INCORPORATE MINDFULNESS MEDITATION INTO DAILY LIFE. Schedule “me” time the way you schedule meetings and medical appointments. Find a quiet, private place and settle in for at least 10 minutes. Focus on your breathing, in through your nose and out through your mouth. Be sure the air is filling your diaphragm (the upper part of your abdomen). Scan your body for tension and relax the stressed parts. Don’t fight thoughts and feelings, especially negative ones. Observe them without judgment and let them pass.
ESTABLISH AN AREA IN YOUR HOME FOR “ME” TIME. Get a small blackboard and/or corkboard on which to record self-affirmations. Include photographs that contribute to your sense of well-being. Display other items that enhance feelings of calm and accomplishment. Have a comfortable place to sit and meditate.
KEEP AN OBSERVATION JOURNAL. Only one rule applies consistently to keeping an observation journal – negativity should not dominate journal entries. Extra points for catching yourself (and/or someone else) doing something right. Describe with acceptance what is (was) without labeling it – good, bad, or indifferent. Over time, the journal can be a record of your progress in self-acceptance.
PRACTICE NON-RANDOM ACTS OF SELF-KINDNESS. An act of self-kindness can be as simple as giving yourself a break when you make a mistake. Allowing yourself a day to do something you really enjoy is not being selfish. You will find that you come back to the important work you do with refreshed self-confidence.
Being mindful means being self-aware, not self-conscious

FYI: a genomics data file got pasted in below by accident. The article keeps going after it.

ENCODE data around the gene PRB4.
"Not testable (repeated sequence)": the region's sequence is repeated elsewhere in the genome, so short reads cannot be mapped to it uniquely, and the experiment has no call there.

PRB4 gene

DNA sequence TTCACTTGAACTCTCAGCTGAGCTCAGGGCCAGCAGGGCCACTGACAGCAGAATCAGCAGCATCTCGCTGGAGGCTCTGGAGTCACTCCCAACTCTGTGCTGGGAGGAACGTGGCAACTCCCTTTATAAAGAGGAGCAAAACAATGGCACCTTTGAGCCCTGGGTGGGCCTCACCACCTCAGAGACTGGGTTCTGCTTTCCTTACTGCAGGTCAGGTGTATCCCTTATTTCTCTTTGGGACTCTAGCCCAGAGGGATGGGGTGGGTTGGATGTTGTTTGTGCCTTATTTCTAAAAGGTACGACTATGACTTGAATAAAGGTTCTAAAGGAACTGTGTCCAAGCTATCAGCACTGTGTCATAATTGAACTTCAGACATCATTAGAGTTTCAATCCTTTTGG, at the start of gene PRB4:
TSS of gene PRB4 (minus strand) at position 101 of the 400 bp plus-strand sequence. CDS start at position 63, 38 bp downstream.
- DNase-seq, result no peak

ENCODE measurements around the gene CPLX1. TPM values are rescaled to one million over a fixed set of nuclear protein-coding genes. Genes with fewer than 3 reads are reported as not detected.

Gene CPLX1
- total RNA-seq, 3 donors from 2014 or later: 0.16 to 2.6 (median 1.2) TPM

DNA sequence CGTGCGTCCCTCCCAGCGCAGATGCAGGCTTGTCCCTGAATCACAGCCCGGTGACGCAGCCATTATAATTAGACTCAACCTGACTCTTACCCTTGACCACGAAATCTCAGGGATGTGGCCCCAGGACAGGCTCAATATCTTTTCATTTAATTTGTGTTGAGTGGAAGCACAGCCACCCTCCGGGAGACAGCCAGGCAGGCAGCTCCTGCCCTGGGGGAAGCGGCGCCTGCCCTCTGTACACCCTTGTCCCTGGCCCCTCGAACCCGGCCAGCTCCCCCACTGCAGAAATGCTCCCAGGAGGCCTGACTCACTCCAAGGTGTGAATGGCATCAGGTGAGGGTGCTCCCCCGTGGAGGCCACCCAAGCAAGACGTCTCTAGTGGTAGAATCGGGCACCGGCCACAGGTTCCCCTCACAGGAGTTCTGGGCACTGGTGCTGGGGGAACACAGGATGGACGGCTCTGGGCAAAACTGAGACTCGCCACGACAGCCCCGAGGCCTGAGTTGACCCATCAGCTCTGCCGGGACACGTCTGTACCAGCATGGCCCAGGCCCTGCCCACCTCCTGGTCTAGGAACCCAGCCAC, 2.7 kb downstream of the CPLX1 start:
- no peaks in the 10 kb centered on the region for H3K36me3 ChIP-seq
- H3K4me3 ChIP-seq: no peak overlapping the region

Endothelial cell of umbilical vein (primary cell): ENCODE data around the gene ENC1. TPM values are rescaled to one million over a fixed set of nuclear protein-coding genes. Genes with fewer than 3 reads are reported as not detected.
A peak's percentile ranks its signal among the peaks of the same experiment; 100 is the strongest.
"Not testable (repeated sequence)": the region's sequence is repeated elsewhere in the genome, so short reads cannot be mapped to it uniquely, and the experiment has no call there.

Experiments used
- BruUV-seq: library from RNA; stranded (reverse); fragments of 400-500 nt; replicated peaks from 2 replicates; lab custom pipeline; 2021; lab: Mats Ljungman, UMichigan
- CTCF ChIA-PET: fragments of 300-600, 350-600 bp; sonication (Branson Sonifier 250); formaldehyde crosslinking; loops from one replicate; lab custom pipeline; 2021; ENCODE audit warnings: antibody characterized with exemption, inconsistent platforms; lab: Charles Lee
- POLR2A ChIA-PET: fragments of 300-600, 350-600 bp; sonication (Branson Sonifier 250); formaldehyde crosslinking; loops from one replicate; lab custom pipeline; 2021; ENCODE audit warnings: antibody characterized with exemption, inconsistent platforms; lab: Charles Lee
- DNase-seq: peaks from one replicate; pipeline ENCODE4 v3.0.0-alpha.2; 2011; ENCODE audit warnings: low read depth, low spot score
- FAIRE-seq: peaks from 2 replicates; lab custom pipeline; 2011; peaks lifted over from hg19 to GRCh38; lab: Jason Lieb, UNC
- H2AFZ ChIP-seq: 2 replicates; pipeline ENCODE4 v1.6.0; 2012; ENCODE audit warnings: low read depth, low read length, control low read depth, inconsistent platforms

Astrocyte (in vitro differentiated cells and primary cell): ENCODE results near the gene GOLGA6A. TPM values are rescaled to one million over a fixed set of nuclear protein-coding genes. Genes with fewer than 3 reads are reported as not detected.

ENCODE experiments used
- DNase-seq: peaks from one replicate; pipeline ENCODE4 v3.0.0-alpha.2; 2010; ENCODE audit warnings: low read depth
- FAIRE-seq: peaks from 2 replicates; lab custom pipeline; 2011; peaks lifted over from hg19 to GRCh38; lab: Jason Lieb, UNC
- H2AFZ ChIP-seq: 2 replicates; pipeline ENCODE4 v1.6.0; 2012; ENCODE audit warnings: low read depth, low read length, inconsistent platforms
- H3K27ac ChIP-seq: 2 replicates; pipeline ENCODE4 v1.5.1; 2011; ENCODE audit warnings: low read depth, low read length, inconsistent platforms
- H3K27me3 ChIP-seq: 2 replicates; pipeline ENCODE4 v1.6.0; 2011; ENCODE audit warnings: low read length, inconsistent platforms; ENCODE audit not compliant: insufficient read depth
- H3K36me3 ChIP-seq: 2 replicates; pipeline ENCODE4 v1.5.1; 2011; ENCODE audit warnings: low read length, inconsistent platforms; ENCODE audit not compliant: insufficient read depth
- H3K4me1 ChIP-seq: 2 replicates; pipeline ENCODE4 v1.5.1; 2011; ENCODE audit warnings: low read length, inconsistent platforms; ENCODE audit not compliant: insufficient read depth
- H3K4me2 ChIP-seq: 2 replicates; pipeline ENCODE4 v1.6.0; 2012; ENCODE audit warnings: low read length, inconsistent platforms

People who practice MBSR regularly report that their mind and body have reconnected in a beneficial way. In an original paper published on January 23, 2015 in the online journal, Culture, Medicine & Psychiatry, by Springer Science & Business Media, the authors quote students describing their lives before MBSR being as if they were a “head on a stick.” (493)
Facing negative feelings that cause you to over-react or avoid taking important action can help you be free of them. In that same article, some MBSR teachers and students explained it as “putting your head in the snake’s mouth” or “inviting your rage to tea.” You rob the negative feelings of their power over you and cause them to disappear. (504)
I am conducting an MBSR course, beginning with a 1-hour orientation on September 1, 2018 and running through October 27, 2018 (classes every Saturday and a retreat day), at East Bay Healing Collective, 1840 Alcatraz Avenue in Berkeley, California. While it represents a significant time commitment, I believe participants of all backgrounds and experience will find it worthwhile in helping them grow in their careers and personal lives in a world of increasing stressors on all fronts. Please visit the events page on the SAGE Career site to learn more about my MBSR course and consider joining us.
Bergem-Cico, Dessa, PhD; Possemato, Kyle, PhD; Cheon, Sanghyeon, PhD (5 June 2013): Examining the Efficacy of a Brief Mindfulness-Based Stress Reduction (Brief MBSR) Program on Psychological Health. Journal of American College Health, 61, 6, 348 – 360, property of Taylor & Francis Ltd.
Myers, Neely; Lewis, Sara; Dutton, Mary Ann (23 January 2015): Open Mind, Open Heart: An Anthropological Study of the Therapeutics of Meditation Practice in the US. Culture, Medicine & Psychiatry, 487 – 504, property of Springer Science & Business Media B.V.
Praissman, Sharon, MS, CRNP (Nurse Practitoner) (2008): Mindfulness-based stress reduction: A literature review and clinician’s guide. Journal of the American Academy of Nurse Practitioners, 20, 212 – 216, property of Blackwell Publishing Limited.